“Ice accretion” is the accumulation of ice on the outside structures of a ship. How come that a vessel can get build up ice, even though the water itself is not frozen? To answer this, we need to pay some attention to the main ingredients for this phenomenon, namely temperature and wind speed, but also the water salinity and vessel speed matters - and well it goes without saying you need water.
The importance of temperature
Let us begin with temperature. When the sea surface temperature falls below approximately 5 degrees Celsius or less the risk of ice accretion begins. Well this is not perfectly true, since we also need an air temperature to be below minus 2 degrees Celsius. To add some more information to this, the colder temperature, both sea and air, the larger risk of building up sufficiently ice on the vessel to cause danger.
Wait a bit, it did go a little fast here. How come that the water can freeze on the vessel when it’s not frozen in the sea? If you have been at sea, you have most likely felt sea spray. Sea spray is small water droplets that get ripped off from the waves and flies up into the air and land on the cold surface of the vessel. Since the size of these droplets are small, they become supercooled, while they travel through the cold air. Supercooled might not be an everyday word of yours, but we can say that it’s one of waters superpowers, but unfortunately a vicious one. When a water droplet reaches a subzero temperature, the process is so fast that it kind of forgets that it should be ice and first realize it when it crashes onto the cool surface of the vessel. Here we have our ice accretion.
Just because we are at the sea, we should not forget that supercooled droplets can also occur from above - from rain or drizzle but also mist and fog.
The effect by different wind speeds
Now we went through the temperature part, but to generate sea spray, at least fresh or strong winds are needed. Naturally, the more wind the more sea spray can reach the ship, and as mentioned in the beginning, also the speed of the vessel can affect the number of sea spray droplets to reach the vessel.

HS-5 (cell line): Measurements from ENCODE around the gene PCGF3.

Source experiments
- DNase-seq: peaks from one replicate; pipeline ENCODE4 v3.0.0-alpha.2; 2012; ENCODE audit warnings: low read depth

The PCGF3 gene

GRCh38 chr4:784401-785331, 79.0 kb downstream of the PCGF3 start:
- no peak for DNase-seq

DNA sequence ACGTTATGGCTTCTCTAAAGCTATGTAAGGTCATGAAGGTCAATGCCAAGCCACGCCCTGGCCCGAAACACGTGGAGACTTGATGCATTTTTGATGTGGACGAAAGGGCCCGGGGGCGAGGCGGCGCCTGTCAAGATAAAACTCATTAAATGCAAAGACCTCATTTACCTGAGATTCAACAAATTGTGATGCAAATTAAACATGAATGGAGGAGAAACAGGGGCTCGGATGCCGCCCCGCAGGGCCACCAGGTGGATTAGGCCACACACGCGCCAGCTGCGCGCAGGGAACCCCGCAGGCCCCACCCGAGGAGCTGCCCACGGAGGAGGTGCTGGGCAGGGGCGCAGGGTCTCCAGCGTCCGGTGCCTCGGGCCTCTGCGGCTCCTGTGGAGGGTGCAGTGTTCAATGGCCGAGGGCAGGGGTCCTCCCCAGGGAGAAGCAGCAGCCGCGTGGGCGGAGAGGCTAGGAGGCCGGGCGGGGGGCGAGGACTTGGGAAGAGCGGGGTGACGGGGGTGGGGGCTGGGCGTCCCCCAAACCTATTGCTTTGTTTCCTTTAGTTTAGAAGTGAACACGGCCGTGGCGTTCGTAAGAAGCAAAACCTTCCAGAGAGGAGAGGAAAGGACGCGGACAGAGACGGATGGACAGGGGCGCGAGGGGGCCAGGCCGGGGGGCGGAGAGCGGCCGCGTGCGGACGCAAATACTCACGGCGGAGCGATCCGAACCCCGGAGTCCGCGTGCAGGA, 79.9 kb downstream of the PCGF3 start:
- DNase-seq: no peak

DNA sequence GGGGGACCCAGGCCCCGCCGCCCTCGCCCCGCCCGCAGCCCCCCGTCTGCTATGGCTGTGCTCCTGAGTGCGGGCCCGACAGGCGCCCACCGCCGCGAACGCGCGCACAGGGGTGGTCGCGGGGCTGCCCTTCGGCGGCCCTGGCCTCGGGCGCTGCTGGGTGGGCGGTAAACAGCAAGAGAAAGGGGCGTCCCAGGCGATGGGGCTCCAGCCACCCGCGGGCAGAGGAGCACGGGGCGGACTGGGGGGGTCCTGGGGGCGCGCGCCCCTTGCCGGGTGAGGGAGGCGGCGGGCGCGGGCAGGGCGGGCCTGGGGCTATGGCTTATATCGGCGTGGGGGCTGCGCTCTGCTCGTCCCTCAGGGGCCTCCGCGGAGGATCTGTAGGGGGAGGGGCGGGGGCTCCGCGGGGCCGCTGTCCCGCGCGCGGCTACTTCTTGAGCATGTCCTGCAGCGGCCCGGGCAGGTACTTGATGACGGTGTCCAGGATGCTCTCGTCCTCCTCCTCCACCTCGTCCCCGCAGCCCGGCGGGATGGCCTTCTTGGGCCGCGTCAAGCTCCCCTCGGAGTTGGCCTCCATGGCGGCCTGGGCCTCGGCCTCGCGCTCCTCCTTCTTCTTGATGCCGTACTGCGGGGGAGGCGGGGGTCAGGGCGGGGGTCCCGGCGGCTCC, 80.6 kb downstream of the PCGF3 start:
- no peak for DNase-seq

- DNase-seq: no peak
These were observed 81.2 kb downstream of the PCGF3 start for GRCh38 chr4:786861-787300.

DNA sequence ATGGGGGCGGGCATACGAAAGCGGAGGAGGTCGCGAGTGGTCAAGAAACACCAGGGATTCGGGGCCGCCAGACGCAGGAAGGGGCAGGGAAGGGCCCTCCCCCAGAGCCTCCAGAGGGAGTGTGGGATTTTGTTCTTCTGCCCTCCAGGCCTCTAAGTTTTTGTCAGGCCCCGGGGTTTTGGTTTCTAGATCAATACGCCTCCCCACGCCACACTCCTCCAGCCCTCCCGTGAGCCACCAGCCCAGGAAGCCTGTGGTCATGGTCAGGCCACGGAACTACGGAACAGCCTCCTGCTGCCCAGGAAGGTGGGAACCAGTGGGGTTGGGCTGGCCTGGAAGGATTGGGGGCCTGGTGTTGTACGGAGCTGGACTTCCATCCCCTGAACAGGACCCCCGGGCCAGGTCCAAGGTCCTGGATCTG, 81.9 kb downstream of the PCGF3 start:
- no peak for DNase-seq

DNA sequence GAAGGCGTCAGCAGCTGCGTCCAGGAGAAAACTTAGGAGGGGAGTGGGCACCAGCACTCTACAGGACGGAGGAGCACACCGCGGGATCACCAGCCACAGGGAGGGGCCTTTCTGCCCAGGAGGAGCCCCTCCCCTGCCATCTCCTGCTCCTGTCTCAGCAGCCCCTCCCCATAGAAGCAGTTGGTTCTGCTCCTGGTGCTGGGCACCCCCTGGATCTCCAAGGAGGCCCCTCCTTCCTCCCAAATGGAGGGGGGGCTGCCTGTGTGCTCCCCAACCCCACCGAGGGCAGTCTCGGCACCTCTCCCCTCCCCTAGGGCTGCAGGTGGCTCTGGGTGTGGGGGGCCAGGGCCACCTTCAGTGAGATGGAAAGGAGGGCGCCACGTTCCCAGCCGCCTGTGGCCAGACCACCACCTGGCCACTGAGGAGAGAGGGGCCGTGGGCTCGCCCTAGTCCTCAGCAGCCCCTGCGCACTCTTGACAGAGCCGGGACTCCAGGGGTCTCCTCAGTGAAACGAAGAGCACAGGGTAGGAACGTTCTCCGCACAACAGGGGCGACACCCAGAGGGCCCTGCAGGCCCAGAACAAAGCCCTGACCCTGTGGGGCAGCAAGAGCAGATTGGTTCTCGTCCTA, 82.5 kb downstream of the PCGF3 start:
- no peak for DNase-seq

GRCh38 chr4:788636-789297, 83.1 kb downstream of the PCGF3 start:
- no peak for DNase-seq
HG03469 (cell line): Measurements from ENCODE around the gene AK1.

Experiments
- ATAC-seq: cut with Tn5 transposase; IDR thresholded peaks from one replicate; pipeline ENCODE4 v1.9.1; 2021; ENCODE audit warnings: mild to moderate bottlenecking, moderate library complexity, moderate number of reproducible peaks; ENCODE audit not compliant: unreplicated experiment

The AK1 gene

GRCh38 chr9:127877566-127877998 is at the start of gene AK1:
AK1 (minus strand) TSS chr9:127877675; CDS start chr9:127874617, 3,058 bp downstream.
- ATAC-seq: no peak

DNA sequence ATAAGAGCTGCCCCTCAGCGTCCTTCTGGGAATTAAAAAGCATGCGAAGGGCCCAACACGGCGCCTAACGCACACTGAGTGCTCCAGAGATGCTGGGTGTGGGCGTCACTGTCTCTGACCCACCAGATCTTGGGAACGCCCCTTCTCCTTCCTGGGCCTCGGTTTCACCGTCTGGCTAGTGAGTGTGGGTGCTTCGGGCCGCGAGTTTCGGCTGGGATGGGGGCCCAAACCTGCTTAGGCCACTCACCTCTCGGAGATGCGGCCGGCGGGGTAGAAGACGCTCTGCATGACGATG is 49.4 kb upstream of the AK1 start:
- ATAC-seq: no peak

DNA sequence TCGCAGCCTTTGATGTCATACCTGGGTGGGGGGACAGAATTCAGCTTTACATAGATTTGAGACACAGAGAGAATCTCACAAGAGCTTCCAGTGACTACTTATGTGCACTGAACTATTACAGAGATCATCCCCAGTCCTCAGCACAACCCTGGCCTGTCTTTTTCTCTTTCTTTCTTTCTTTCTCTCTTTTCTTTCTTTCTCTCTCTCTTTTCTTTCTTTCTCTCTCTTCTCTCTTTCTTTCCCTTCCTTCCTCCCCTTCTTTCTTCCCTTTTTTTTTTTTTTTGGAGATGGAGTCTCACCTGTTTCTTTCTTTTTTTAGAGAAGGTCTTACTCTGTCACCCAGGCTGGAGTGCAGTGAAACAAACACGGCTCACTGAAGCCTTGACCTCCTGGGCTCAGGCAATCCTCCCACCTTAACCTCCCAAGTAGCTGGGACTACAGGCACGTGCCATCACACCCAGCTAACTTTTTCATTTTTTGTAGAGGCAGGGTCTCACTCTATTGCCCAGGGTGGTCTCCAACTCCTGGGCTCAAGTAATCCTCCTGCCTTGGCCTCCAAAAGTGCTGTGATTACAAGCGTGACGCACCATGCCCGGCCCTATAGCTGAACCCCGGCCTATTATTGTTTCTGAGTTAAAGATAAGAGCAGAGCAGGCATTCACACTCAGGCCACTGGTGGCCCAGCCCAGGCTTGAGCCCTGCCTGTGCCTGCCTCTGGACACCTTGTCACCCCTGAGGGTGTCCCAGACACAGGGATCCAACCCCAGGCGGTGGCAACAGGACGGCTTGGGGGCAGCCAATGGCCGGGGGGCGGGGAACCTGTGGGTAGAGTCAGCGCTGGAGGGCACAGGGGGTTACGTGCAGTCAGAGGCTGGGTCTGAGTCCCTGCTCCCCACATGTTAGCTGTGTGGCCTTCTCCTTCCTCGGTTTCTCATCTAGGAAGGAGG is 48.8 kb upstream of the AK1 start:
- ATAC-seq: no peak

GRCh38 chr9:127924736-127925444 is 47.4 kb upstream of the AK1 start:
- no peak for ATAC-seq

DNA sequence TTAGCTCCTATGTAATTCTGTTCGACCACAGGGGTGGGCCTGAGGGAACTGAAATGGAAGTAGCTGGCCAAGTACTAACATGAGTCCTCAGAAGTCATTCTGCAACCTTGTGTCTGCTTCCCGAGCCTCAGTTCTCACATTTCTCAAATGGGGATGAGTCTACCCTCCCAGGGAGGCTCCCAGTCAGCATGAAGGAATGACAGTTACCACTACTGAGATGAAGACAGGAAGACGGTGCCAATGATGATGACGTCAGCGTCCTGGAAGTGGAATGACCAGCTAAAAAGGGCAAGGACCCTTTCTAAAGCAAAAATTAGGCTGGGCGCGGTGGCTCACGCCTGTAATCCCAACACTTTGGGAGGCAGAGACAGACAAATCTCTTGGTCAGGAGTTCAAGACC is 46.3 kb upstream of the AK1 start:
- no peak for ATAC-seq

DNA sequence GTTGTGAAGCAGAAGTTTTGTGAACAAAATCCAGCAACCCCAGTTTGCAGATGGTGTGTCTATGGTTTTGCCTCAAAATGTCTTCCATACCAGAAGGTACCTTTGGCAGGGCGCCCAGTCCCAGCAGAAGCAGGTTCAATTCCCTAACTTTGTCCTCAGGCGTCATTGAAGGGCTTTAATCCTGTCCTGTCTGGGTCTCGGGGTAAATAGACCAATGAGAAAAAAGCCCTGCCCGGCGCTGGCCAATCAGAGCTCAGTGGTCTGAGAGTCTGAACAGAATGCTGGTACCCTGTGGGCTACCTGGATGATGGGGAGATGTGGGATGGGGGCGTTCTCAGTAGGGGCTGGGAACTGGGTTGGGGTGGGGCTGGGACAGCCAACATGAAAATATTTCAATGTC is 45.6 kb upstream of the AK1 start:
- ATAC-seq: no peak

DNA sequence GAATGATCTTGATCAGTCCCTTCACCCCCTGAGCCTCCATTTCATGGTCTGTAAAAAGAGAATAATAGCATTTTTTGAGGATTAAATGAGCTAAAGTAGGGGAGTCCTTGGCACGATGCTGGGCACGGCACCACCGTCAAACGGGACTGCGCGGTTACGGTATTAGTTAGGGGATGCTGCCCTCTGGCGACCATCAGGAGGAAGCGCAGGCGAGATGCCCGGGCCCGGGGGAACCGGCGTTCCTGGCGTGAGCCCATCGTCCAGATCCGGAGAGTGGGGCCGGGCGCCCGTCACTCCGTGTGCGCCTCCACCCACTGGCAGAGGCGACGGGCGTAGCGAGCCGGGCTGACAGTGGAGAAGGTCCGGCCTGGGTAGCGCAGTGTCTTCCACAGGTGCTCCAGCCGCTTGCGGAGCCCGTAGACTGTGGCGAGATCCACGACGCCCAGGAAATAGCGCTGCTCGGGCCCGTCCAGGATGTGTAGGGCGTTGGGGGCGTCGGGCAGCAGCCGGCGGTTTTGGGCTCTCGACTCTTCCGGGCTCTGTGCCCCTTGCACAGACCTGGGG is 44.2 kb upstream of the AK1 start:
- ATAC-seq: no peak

In short, the colder the air is and the stronger the wind is, the larger the risk is for rapidly buildup of ice on the vessel. Rather weak winds and temperatures just below zero degrees mean lower risk or a slower build-up of ice.
Other factors that affect ice accretion are
- the heading and speed of the vessel in relation to the wind waves
- the wave height
- the freeboard
- the type of vessel
- the load
What is the outcome
First a little side note - for those of you working offshore, the same phenomenon can happen at your platform or wind farm. Even an added danger if the platform has obstacles, such as wind turbine, which not only can build up ice by precipitation but also by supercooled droplets within clouds. Then you also must pay attention not getting an ice lump at your head as it swings of the blade or fall from the hub, but at least your platform is rather likely build to stand against buildup of ice.
Back to the vessel, the danger not to know when ice accretion may occur can leave your ship covered up in ice, which changes the proportions and can affect the stability of the vessel tremendously. Most Nordic countries have authorities that issue warnings for this phenomenon, but always remember to keep track of weather changes. Only fools don’t fear ice accretion!